where both route discovery and route dissemination messages are received.


Orthogonal rendezvous routing orr protocol2

Orthogonal Rendezvous Routing (ORR) Protocol

  • In this way a routing path is established between the source and the destination

  • Also, routing path from the source to the rendezvous point is a reactive route and

  • the remaining path to the destination is a proactive route.


Shortcomings of orthogonal rendezvous routing orr protocol

Shortcomings of Orthogonal Rendezvous Routing (ORR) Protocol

1. Direction of a node needs to be configured freely

2. Network is not really a 2-D space.

(If a 3-D space is considered, the theory for ORR may not be valid)

3. ORR may not work if the node density is high or topology change frequently happens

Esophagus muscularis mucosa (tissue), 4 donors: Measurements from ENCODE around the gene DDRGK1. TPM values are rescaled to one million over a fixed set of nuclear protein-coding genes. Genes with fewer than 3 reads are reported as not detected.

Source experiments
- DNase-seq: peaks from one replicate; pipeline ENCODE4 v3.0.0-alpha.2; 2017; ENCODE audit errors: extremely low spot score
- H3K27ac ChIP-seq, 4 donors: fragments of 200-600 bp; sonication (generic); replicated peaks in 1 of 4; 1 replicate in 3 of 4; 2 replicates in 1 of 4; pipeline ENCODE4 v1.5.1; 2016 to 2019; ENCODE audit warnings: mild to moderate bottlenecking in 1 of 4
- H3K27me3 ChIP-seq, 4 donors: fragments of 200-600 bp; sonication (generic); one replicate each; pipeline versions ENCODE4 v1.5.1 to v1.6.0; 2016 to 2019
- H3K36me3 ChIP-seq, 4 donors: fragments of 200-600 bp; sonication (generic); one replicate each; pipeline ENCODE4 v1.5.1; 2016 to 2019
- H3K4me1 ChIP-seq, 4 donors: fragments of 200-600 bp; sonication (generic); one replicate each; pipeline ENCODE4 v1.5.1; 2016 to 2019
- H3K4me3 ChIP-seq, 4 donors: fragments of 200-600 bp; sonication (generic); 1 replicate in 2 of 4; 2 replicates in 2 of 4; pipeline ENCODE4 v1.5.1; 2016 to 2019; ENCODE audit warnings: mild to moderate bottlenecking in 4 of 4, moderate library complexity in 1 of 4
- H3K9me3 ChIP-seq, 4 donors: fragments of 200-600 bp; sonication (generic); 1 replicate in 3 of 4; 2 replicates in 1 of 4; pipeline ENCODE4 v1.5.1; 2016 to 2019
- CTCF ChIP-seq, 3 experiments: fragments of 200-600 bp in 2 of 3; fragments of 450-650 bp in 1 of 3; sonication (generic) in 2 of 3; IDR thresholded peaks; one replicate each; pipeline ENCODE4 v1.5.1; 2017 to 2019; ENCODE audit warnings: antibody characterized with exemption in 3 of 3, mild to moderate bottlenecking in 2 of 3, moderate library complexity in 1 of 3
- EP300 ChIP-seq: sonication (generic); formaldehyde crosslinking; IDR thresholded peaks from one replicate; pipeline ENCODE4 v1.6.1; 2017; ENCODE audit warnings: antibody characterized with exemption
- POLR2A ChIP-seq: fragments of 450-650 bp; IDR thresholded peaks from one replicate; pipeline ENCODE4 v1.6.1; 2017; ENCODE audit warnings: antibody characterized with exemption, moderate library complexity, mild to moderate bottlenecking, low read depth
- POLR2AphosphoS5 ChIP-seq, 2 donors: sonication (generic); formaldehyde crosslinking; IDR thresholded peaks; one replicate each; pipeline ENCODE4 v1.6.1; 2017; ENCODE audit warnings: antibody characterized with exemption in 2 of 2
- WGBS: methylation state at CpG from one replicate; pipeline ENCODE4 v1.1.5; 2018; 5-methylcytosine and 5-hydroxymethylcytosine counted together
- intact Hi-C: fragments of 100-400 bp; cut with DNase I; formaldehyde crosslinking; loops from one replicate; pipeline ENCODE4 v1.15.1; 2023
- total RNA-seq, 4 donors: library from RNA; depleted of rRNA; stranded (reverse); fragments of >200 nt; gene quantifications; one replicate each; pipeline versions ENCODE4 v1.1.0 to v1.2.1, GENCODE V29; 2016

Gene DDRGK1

4. Routing path selection procedure is based on hop-count.

(However, other metrics such as link quality can be adopted to enhance the ORR).


Set 1 hop count based routing protocols1

SET 1:Hop-Count based Routing Protocols

  • Light Client Management Routing (LCMR) Protocol

  • Orthogonal Rendezvous Routing (ORR) Protocol

  • HEAT Protocol


4 routing protocols

HEAT ProtocolBaumann R, Lenders V, Heimlicher S and May M,HEAT: scalable routing in wireless mesh networks using temperature fields. Proc. IEEE Int. Symposium on a World of Wireless, Mobile and Multimedia Networks (WoWMoM), 2007

Anycast routing protocol HEAT considers all nodes

in a WMN as a temperature field

  • Gateways have the highest temperature

  • Temperature of a non-gateway node will be determined by hop-count to the gateways and the robustness of a routing path from this node to gateways.


Heat protocol

HEAT Protocol

Once temperatures of all nodes are determined

according to this procedure, the packets from any node

to gateways can simply follow the following method:

The node forwards the packets to its neighbor with the

highest temperature, and this neighbor will repeat the